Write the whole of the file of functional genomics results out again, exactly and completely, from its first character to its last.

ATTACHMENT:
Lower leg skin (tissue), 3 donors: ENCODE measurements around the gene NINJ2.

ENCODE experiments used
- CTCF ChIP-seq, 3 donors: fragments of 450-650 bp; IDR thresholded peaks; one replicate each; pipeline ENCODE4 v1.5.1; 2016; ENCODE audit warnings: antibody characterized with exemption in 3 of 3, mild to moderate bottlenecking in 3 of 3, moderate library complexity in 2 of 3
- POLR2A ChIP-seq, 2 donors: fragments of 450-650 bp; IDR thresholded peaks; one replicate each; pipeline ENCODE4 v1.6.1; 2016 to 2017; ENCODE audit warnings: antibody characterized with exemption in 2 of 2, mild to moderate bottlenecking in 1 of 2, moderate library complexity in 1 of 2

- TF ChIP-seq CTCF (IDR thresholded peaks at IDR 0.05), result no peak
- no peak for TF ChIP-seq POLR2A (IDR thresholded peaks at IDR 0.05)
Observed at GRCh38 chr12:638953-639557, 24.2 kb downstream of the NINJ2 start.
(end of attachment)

Lower leg skin (tissue), 3 donors: ENCODE measurements around the gene NINJ2.

ENCODE experiments used
- CTCF ChIP-seq, 3 donors: fragments of 450-650 bp; IDR thresholded peaks; one replicate each; pipeline ENCODE4 v1.5.1; 2016; ENCODE audit warnings: antibody characterized with exemption in 3 of 3, mild to moderate bottlenecking in 3 of 3, moderate library complexity in 2 of 3
- POLR2A ChIP-seq, 2 donors: fragments of 450-650 bp; IDR thresholded peaks; one replicate each; pipeline ENCODE4 v1.6.1; 2016 to 2017; ENCODE audit warnings: antibody characterized with exemption in 2 of 2, mild to moderate bottlenecking in 1 of 2, moderate library complexity in 1 of 2

- TF ChIP-seq CTCF (IDR thresholded peaks at IDR 0.05), result no peak
- no peak for TF ChIP-seq POLR2A (IDR thresholded peaks at IDR 0.05)
Observed at GRCh38 chr12:638953-639557, 24.2 kb downstream of the NINJ2 start.